What just happened? Intel has announced it no longer plans to make its Next Unit of Compute (NUC) machines. But the tiny devices will live on as Team Blue is encouraging its partners to continue creating the small form factor PCs.

"We have decided to stop direct investment in the Next Unit of Compute (NUC) Business and pivot our strategy to enable our ecosystem partners to continue NUC innovation and growth," said Intel's EMEA comms manager of client computing and graphics, Mark Walton, in a statement to The Verge.

Intel emphasized that it will continue to support NUC products that are currently on the market, and that the decision to move away from NUC development will not impact the remainder of its Client Computing Group (CCG) or Network and Edge Computing (NEX) businesses. The company added that it is also working with partners and customers to ensure a smooth transition and fulfillment of all its current commitments.

Intel said that customers can continue to order NUC products via its distribution network until September 1, 2023, with anticipated last-time shipping of September 30, 2023. It will publish a formal Product Change Notification (PCN) for any impacted products, including timelines for EOL process.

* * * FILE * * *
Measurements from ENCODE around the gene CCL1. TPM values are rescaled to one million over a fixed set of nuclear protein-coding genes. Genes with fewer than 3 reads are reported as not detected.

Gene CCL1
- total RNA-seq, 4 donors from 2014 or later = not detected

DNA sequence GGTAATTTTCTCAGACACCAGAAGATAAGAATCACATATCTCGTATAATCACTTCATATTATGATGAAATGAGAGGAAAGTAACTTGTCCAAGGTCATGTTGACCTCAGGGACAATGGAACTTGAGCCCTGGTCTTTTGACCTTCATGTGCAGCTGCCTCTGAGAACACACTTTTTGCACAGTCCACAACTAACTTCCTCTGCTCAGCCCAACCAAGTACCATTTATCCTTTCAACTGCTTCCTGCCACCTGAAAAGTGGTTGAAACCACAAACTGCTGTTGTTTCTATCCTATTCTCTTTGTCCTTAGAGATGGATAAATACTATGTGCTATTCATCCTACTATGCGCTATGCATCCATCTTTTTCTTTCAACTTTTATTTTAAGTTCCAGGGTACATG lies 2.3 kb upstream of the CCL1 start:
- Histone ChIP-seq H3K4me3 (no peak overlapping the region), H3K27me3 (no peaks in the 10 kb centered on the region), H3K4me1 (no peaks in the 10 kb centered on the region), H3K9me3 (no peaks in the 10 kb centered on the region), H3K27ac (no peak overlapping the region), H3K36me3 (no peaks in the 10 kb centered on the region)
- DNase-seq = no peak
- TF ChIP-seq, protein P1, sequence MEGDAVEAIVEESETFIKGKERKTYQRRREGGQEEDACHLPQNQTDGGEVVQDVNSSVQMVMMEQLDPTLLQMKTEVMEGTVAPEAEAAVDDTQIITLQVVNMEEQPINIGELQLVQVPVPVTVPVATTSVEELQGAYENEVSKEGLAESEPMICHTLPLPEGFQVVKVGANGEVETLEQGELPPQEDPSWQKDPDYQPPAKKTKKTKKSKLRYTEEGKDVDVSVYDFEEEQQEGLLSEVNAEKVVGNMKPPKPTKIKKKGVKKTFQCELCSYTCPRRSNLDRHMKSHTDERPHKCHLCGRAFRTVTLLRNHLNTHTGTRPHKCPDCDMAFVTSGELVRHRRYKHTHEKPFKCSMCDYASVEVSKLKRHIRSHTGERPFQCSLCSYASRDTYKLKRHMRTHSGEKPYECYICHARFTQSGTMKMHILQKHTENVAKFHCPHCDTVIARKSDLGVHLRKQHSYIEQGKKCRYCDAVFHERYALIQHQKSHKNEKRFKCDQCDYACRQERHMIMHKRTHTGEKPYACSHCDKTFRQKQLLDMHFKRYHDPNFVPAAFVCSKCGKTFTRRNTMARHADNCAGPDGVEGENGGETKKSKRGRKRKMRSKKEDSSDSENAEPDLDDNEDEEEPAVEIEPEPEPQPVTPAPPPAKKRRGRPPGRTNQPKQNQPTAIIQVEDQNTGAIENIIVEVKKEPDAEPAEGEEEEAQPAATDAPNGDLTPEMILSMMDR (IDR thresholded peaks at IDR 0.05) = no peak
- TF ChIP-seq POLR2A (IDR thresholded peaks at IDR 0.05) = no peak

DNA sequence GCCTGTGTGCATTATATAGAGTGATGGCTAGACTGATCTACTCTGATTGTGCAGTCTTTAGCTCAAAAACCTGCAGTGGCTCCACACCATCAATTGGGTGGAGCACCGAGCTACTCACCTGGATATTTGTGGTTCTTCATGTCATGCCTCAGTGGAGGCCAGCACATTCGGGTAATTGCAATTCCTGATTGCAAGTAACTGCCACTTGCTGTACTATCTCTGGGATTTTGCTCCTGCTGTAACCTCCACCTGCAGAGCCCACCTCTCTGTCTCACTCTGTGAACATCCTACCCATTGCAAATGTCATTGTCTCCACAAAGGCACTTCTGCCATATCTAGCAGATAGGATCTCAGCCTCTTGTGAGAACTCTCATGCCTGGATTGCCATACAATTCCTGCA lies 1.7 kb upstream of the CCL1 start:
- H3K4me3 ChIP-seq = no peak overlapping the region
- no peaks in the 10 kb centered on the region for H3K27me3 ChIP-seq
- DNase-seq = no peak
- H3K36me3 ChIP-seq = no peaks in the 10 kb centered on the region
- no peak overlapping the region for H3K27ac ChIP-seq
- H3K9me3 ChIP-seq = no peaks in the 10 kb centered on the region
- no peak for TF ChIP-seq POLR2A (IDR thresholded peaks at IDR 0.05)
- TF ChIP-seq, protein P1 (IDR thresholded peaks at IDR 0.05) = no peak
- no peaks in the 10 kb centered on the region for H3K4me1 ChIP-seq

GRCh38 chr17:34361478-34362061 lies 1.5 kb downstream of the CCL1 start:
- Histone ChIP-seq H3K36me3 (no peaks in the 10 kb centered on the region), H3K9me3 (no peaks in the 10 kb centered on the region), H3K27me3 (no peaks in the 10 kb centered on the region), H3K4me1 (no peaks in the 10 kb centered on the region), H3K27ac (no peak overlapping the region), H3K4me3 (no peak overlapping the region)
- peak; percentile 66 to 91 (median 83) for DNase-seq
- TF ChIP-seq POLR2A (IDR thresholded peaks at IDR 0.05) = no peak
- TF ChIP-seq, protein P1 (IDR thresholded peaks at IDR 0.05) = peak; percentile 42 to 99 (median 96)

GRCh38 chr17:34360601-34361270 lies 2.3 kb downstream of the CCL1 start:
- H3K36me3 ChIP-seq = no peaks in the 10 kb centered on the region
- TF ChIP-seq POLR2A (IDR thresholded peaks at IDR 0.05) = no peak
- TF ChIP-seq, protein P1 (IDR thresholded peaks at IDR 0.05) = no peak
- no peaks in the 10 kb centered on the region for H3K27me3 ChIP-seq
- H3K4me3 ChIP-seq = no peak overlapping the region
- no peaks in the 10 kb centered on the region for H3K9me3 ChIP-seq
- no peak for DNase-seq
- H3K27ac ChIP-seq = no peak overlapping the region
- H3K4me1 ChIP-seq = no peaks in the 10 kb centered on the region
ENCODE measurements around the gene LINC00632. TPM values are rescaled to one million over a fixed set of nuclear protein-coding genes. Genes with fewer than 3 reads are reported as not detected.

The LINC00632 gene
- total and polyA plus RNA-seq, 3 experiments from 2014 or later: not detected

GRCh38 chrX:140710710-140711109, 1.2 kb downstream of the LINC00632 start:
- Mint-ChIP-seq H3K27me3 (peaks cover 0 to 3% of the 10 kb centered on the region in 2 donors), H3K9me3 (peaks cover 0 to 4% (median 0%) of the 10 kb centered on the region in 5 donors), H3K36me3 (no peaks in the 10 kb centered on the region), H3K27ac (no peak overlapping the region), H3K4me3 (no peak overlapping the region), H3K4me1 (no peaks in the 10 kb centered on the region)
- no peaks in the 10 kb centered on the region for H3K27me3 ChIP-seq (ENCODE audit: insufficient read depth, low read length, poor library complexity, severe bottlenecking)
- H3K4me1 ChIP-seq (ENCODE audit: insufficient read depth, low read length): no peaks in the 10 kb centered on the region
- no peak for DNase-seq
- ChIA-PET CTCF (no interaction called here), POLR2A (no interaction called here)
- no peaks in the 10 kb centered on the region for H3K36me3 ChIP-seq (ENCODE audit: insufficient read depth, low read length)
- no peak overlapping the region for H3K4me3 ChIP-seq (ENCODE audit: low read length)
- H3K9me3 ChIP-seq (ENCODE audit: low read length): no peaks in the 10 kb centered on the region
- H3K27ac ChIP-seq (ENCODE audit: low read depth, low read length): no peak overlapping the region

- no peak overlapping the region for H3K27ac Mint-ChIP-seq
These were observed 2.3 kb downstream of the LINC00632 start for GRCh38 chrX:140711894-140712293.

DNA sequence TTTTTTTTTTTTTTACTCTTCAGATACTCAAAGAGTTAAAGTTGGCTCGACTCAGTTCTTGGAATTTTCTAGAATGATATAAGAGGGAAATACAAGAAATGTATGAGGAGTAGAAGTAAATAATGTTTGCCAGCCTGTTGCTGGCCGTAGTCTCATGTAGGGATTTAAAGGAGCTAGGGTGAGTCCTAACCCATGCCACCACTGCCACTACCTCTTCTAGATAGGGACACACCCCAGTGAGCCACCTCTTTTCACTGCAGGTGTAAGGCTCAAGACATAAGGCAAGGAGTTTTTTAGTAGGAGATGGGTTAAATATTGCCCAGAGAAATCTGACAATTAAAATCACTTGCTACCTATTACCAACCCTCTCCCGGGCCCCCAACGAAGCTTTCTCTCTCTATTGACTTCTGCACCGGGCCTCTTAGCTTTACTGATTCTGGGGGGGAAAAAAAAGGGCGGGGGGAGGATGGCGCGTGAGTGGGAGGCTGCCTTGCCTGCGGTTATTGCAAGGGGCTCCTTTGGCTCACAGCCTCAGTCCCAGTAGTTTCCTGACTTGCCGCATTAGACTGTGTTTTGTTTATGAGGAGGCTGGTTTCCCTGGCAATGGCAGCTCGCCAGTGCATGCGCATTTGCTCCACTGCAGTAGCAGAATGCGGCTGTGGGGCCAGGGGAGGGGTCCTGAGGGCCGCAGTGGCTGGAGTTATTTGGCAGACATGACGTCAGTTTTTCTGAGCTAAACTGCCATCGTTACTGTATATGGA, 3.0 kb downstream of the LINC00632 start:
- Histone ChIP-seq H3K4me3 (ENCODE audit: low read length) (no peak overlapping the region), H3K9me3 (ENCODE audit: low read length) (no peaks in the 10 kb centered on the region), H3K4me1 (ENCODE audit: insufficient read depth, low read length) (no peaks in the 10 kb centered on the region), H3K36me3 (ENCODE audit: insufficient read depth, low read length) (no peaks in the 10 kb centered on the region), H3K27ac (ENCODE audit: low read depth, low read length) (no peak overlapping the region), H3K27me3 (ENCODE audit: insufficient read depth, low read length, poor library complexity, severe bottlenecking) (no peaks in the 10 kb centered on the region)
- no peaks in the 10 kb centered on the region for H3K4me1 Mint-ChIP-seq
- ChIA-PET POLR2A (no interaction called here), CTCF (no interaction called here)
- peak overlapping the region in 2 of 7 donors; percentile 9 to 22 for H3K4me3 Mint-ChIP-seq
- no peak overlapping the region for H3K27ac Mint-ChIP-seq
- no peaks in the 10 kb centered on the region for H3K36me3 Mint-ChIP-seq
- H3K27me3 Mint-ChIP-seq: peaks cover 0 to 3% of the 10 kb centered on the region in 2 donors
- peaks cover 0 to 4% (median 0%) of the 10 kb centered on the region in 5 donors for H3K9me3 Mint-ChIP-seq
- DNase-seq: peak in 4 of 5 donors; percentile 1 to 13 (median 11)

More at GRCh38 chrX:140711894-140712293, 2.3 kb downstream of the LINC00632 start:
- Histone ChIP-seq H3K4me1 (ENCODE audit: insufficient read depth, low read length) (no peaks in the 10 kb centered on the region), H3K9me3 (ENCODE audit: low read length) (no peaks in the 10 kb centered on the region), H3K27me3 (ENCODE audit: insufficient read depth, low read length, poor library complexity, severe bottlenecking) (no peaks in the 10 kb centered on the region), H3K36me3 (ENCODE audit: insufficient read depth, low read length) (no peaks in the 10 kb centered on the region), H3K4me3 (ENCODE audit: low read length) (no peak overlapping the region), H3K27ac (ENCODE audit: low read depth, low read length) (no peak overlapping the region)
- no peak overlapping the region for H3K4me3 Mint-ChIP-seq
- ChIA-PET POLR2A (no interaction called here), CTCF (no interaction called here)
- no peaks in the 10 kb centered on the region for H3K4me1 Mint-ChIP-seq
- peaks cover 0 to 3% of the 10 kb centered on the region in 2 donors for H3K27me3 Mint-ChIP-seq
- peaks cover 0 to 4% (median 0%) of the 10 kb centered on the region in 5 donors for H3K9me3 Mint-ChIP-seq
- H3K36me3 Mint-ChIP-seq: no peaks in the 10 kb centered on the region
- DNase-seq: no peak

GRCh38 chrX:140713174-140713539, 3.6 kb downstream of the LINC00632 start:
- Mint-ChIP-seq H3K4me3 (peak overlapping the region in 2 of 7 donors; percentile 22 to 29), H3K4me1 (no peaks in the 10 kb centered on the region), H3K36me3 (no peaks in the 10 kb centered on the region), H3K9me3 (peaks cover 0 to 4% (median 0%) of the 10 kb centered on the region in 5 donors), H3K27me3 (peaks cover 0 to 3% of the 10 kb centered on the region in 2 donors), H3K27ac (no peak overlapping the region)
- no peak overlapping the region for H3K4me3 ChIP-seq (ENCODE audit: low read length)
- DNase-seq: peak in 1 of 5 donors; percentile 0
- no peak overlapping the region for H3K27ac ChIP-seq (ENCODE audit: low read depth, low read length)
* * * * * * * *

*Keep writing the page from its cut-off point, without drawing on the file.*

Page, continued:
Intel didn't explain why it is pulling back from its NUC business, but the second quarter's 13.4% year-on-year decline in global PC shipments and cautious consumer spending likely played a big part. The NUC models have also been fighting in a challenging mini-computer market, one dominated by the likes of the Mac mini and corporate offerings from Asus, Dell, and Lenovo, and so the move isn't a total surprise.

In April, Intel posted its biggest quarterly loss in company history, with its PC-focused Client Computing Group's revenue down 28% YoY.

The NUC business is just the latest venture Intel has dropped. It previously discontinued of its Optane memory business and sold its server-building business to Taiwanese company Mitac in April.

The first NUC arrived in 2013 as a barebones kit. Intel had offered larger and more powerful versions aimed at consumers, enterprises, and gamers in recent times, and managed to move over 10 million units across the PCs' lifetime. It was only in March that the company launched the customizable NUC 13 Pro, codenamed Arena Canyon, in a variety of configurations including standalone boards, barebones kits, and fully built systems in slim and tall form factors.